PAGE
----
Also, Skype for Business is great for instant collaboration spread out across different locations. Within Outlook, press the button under the appointment tab that says SKYPE MEETING. Then join the link/phone number to join in. We do this all the time at 3Points. Everyone arrives first thing in the morning at our two locations, and connect over coffee and fresh energy for the day (if you’ve used GoToMeeting, you’ll love Skype even more).

We use this application for training and client meetings, too. Recording sessions multiplies Skype’s benefits tenfold as people have the option to remotely watch feeds live or save for later viewing. Isn’t it great that nobody has to miss an important meeting?

At 3Points, we are seeing a major shift from silo work to collaborative work. Using Skype for Business is cool because it creates a more personal experience for people and offers fast resolution via conversation as opposed to the static, and sometimes lengthy, back and forth of email.

2. Putting Everything in One Place Means More People are in the Know

Many of you are familiar with project management software applications like Trello, Basecamp, Wrike, Smartsheet, and others. The beauty with these is that everything is in one spot. Oh, you’re preparing the annual report over the weekend, you say? Access images, a projected sales and revenues chart, and the big CEO interview from the project card marked “Annual Report.” It’s like a big filing cabinet in the cloud for authorized users. SharePoint Online is the same concept. Honestly, it’s a small businessperson’s dream (and one that middle market and large enterprise companies have been living for a long time).

Think of it as the National Archives for your company. SharePoint Online centralizes your policies and procedures, sales decks, security access and framework, internal or external website, your logo and other branded images, Excel online docs, and training docs. At 3Points, we put all our set-up guides on SharePoint Online so our high standards are repeatable by everyone across the company. The different color boxes feed my need for visual cues.

Just this week, I pulled up Excel on my iPhone, entered my weekly metrics in the doc and posted it on SharePoint so everybody could see my progress real-time. SharePoint gives visibility into your company and breaks down barriers and excuses to understanding how and where your company is growing.

Wondering about Dropbox? In some instances, it’s still a great choice. Hate to be noncommittal, but that call is truly situation-dependent. Contact your account manager to inquire about a small SharePoint Online site set-up, and we’ll help you figure it out.

3. Save Money and Space

OK, we promised to help you outperform last year’s numbers and that means impacting your P&L. With OneDrive for Business, another Office 365 feature, every user gets 1 terabyte of space in the cloud. How does this impact the bottom line? Use less storage space on your online backup (which saves you money) and on your server (which saves you space). It’s also easy to use: Just redirect OneDrive for Business and point it to MY DOCUMENTS. Then, pull up all the documents you want. 3Points is currently using OneDrive for Business internally, however there are known syncing issues that Microsoft is aware of and working on resolving so it may not be for everyone right now.  If you would like to track the progress of these fixes, see the Office 365 Roadmap link below for more details about what’s been released, what’s coming soon, and what maybe didn’t make the cut.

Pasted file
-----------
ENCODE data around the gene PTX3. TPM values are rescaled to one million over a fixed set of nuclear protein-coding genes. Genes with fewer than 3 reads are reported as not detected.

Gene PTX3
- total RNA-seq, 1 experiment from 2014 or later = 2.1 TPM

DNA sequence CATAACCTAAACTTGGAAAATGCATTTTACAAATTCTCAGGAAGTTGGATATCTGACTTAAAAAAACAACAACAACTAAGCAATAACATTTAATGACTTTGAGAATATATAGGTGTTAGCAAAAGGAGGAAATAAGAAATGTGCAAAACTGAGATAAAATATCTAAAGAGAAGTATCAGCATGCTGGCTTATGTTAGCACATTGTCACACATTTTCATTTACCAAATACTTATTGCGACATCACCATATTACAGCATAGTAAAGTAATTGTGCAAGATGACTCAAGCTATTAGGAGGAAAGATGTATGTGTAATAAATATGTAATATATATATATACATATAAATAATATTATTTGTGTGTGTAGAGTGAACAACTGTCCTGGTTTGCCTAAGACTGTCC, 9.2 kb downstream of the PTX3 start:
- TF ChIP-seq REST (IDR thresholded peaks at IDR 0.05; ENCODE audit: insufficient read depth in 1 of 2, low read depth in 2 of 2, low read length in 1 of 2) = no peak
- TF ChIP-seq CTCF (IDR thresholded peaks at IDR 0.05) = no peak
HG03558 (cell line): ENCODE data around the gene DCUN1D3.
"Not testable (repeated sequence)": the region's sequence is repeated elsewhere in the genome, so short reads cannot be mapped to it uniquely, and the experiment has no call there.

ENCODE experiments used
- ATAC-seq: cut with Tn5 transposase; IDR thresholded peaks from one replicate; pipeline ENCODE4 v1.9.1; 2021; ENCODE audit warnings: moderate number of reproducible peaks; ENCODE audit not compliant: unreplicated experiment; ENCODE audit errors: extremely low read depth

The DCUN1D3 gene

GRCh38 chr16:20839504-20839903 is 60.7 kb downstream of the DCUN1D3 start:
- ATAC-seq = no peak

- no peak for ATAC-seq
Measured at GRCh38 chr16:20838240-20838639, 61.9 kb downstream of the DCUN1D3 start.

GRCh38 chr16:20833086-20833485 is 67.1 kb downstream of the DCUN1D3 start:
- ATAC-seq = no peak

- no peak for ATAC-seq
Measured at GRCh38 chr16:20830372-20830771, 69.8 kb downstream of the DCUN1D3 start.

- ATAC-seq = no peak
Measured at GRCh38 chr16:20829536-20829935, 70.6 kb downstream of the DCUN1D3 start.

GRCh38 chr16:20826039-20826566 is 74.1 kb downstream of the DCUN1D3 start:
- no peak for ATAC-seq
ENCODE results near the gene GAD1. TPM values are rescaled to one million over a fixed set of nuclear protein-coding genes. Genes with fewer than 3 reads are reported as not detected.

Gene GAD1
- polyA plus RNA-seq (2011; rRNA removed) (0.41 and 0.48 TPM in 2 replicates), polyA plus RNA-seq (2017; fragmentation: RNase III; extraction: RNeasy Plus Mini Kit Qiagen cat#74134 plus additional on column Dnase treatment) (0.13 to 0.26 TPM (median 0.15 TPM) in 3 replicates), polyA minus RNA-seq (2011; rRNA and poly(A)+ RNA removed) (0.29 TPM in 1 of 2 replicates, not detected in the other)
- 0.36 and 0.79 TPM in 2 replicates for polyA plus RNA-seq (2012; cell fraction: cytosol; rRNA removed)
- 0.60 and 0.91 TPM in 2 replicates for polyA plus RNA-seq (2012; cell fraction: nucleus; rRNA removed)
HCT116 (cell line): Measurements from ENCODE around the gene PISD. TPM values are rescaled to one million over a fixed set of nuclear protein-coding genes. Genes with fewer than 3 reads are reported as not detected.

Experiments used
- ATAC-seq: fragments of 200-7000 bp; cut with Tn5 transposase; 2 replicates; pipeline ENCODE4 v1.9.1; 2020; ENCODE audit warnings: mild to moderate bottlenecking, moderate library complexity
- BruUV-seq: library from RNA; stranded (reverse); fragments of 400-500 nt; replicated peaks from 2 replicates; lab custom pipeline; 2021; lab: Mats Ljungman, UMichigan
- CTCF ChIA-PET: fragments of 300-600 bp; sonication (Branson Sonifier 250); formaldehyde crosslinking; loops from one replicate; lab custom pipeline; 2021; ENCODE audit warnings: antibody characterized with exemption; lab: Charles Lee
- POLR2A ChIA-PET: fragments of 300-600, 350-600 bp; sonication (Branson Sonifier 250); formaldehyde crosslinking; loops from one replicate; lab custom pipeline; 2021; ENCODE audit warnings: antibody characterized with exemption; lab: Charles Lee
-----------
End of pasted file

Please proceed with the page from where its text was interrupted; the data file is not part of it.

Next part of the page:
Has this blog post transformed you into an Office 365 fanatic? You can follow the latest updates at Office 365 Roadmap. Right now, for example, there are 22 “fully-released updates” available to customers and 29 slated for roll out soon. Exciting!

Now, if checking app updates isn’t right up there with following the Hawks or Bears, you’re in luck! 3Points is hosting the Office 365 for Small Businesses webinar on December 9. Short, sweet and to the point, we’ll outline the Office 365 suite and take questions live. Or, go ahead and tap your account manager’s shoulder to get some one-on-one help through onsite visits or the 3Points help desk. As for the latest versions: Mac users will be good to go next July when your 2016 version comes out. For all others, it debuted this Sept.

Mike Magnesen leads the 3Points Operations Team and is a member of Tech Team, a group dedicated to research and development of new technology for small business. Connect with him at or 708.546.4945.

3Pointer: 5 (Shocking) Trends That Confirm: BYOD is Here to Stay


September 2015

The new guy sitting at the small business conference table is Bring Your Own Device (or BYOD for short—a concept similar to BYOB, but not nearly as much fun). One thing about BYOD you should take note of: he’s not going away.

By 2020, it’s expected that 60% of employees will use BYOD, a policy where company employees use their “personal” smartphones, tablets, or other mobile devices for work purposes (IT ProPortal). The concept is economical and convenient for both employer and employee. After all, why invest in technology that people already have?

At first pass, BYOD for small business is a win-win. Take another look though, and the topic gets a bit murky thanks to eyebrow-raising changes emerging in the United States court system.

Over the last 18 months, the courts have begun developing case law (law established by the outcome of previous cases) on BYOD. The intent is to define the parameters of company systems, and data, on personal devices. Case law is important because it sets precedents for future court cases. Based on legal work to date, here are five emerging trends you should know.


More and More employers are allowing employees using their own devices (BYOD) on the company network. There are two types BYOD situations. First is the unsanctioned BYOD device, where an employee wants email on their phone for their own convenience. Typically, this is not a considered a reimbursable expense by the employer as it’s more of an understanding that productivity and workplace communication will now be easier for the employee. In contrast, some employers require employees to use their own mobile devices for business, and typically provide some type of reimbursable incentive. This is called sanctioned BYOD.  Lookout, a cybersecurity company out of San Francisco, just completed the State of Federal BYOD survey. The results show how unsanctioned BYOD poses security risks (insert Hillary Clinton’s email debacle here). Consider this: 24% of Federal employees send work documents to their personal emails accounts and nearly 40% are “willing to sacrifice government security to use a personal mobile device at work” despite the risks of cybersecurity (Lookout). For small business, the lesson is to make sure you understand and define BYOD polices from the get-go.